At a weekly Palestinian Authority (PA) unity government meeting on Tuesday, it was announced that Israel had agreed to allow Arab residents of Gaza to travel to pray at the Al-Aqsa Mosque in Jerusalem.
The move comes as part of a general increase in the number of Gaza residents allowed to travel into Judea and Samaria, a gesture in the ongoing ceasefire talks between Israel and the terrorist organization Hamas, which are to resume in Cairo in the last week of October. The talks come amid reports that Hamas has renewed its terrorist preparations to attack Israel.
Arab rioters have already been attacking police officers and Jewish visitors to the Temple Mount, the holiest site in Judaism, on a regular basis - last Wednesday ahead of the Jewish New Year (Rosh Hashana) that violence boiled over in wild riots. It has been revealed that Hamas has been actively fanning the violence and funding riots on the Temple Mount to create instability in Israel.
The move to let Gaza residents pray at the site may strike some as ironic given that Jewish prayer at the holy site has been forbidden by the Jordanian Waqf (Islamic trust), which remains in de facto rule over the Temple Mount.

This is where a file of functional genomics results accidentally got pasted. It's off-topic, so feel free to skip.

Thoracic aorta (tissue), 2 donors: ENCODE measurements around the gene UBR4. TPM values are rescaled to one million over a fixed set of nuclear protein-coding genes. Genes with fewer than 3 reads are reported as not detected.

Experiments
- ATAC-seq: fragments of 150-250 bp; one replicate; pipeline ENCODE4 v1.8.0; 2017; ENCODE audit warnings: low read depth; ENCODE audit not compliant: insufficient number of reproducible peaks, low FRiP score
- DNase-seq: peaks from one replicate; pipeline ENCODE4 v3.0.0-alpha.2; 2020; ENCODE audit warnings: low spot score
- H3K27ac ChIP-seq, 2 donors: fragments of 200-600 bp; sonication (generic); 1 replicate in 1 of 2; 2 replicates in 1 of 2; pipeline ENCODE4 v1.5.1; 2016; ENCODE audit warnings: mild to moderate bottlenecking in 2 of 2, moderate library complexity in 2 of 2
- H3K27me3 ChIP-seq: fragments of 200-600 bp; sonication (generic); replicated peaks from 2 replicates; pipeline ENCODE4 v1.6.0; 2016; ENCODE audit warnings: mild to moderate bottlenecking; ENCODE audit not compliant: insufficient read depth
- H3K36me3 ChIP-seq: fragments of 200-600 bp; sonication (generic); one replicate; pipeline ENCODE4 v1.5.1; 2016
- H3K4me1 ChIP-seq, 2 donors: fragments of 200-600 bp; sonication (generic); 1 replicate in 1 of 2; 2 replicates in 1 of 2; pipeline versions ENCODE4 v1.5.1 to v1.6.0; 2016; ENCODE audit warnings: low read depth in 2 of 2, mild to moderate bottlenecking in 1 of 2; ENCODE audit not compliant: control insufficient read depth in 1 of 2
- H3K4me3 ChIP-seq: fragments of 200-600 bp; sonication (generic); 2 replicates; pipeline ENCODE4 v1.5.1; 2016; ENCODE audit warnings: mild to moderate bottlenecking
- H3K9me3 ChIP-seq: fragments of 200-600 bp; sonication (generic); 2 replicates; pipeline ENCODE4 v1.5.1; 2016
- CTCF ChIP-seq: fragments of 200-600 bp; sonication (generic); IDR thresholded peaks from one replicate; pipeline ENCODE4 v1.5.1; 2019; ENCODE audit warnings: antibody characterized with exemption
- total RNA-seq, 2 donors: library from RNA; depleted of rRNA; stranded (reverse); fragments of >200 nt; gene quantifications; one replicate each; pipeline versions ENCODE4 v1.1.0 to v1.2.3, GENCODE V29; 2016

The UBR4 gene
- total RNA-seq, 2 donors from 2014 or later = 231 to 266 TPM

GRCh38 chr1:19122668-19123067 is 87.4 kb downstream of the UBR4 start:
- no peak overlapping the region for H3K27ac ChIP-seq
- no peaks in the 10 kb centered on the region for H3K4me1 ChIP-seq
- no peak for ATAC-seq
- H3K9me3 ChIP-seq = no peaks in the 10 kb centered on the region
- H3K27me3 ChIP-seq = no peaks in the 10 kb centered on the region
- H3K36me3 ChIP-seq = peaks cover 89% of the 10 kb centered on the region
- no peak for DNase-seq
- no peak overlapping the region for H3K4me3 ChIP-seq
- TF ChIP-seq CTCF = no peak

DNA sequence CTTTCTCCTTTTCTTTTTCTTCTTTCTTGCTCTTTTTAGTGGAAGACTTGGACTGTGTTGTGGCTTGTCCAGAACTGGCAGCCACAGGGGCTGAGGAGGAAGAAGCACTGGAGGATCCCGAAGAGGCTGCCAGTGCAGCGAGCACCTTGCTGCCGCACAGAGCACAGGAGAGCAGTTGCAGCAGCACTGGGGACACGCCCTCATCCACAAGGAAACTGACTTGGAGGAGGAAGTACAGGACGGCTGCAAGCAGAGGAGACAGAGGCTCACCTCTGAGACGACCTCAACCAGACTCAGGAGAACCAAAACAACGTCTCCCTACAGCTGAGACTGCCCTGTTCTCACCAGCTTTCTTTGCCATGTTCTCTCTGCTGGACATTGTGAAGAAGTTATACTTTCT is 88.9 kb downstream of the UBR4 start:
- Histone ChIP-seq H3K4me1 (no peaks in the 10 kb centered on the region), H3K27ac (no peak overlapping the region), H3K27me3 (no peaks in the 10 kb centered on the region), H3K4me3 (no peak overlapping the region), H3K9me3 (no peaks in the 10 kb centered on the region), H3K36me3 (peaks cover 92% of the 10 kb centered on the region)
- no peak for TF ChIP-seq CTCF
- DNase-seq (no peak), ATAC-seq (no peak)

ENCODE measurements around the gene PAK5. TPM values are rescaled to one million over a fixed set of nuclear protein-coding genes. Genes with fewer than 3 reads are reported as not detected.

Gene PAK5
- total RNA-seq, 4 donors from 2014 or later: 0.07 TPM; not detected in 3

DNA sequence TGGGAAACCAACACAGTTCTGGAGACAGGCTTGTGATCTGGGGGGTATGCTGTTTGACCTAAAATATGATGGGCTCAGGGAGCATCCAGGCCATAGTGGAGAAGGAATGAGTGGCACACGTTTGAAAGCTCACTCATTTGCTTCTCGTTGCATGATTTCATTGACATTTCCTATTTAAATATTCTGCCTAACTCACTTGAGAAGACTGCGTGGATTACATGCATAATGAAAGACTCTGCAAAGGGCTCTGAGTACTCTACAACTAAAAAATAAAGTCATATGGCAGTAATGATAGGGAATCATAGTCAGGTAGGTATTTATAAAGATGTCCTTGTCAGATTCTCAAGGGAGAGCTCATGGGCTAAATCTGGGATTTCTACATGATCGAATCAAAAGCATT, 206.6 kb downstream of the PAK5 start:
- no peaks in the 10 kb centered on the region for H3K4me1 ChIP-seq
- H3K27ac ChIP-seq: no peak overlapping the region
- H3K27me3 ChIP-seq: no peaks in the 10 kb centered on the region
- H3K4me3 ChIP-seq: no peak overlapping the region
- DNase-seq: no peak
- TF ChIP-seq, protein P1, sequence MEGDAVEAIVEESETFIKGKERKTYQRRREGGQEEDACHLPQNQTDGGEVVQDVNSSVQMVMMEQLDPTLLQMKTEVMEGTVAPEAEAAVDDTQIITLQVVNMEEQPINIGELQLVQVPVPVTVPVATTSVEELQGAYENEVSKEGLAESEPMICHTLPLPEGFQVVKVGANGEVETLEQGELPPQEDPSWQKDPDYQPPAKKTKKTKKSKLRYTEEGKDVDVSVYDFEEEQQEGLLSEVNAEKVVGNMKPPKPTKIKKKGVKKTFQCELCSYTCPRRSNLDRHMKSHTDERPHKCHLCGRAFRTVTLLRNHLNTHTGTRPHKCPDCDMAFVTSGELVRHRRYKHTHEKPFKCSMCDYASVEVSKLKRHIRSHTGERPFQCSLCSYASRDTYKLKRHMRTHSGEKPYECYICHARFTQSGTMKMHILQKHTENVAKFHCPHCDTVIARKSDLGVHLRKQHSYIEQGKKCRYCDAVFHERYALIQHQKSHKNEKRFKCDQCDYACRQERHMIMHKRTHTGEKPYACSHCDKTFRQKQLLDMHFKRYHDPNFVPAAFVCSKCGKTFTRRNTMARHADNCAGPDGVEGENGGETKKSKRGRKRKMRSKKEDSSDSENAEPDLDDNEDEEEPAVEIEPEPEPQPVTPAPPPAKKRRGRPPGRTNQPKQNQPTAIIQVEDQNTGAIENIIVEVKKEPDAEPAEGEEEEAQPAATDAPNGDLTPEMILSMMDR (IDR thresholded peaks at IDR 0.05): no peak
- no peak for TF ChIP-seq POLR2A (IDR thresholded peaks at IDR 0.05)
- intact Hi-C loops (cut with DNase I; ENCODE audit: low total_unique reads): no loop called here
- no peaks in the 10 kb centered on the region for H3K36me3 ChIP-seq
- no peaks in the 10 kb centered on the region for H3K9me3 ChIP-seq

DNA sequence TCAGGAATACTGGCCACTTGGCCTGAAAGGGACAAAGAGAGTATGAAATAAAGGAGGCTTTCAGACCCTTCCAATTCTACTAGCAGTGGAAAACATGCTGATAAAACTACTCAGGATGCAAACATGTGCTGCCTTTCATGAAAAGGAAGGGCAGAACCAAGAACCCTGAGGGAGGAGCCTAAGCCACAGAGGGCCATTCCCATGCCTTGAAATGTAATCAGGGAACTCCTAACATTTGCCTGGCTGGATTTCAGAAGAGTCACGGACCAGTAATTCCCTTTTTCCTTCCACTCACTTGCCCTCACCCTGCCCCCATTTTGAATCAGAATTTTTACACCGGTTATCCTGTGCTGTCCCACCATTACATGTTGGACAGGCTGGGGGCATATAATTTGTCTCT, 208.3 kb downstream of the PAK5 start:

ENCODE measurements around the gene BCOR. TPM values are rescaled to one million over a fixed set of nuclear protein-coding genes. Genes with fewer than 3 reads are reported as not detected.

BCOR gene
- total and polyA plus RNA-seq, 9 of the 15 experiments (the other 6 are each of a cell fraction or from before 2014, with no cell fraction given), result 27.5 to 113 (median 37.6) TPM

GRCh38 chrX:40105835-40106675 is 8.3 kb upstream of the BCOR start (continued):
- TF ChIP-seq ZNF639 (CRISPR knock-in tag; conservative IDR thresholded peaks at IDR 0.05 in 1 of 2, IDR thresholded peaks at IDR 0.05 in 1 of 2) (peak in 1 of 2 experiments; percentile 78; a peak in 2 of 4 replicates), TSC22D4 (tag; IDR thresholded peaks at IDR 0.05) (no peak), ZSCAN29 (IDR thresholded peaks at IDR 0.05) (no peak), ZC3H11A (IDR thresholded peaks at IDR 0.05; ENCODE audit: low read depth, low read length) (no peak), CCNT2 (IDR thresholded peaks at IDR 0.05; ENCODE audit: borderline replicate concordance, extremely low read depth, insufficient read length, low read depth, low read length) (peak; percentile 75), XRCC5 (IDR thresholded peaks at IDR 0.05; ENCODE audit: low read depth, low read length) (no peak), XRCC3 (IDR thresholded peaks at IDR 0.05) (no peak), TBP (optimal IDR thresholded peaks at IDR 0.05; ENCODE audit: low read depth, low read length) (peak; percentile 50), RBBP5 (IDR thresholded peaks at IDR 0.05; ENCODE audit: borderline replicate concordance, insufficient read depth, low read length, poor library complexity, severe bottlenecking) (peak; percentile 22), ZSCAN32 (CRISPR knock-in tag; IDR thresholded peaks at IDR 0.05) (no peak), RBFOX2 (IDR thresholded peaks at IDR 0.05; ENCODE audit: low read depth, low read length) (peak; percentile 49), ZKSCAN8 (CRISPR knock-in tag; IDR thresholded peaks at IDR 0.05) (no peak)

On Tuesday the PA unity government also gave its backing to PA Chairman Mahmoud Abbas's statements before the UN General Assembly last Friday, in which he accused Israel of fighting a "war of genocide" in Gaza, and of committing a new "nakba" (catastrophe in Arabic) expelling Arab residents.
The PA government expressed its disappointment at the White House's criticism of Abbas's speech, calling on it to support the "a just and stable peace in the Middle East on the basis of the rights of self definition for the Palestinian people, the establishment of a Palestinian state and the end of the occupation."
Unity government Prime Minister Rami Hamdallah said the PA is asking for international aid for the unity government with Hamas, which he said was working to advance strategic options, by among other things developing Area C in Judea, Samaria and Jerusalem. The area was to be under Israeli control in the 1993 Oslo Accords.